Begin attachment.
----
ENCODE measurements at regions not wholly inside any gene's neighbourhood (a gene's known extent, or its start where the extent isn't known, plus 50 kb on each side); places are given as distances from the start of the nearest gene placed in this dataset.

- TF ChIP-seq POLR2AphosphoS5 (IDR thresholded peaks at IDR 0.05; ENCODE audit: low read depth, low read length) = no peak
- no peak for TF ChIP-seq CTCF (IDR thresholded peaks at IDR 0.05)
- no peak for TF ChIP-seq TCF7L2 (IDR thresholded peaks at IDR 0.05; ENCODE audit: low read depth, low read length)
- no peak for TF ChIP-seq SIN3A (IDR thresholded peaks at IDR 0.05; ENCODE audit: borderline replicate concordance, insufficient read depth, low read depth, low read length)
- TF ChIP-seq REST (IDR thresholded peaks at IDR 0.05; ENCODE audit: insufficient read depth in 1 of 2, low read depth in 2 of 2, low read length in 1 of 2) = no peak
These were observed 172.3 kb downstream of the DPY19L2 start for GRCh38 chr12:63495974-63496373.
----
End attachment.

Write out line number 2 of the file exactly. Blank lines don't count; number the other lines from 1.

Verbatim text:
- TF ChIP-seq POLR2AphosphoS5 (IDR thresholded peaks at IDR 0.05; ENCODE audit: low read depth, low read length) = no peak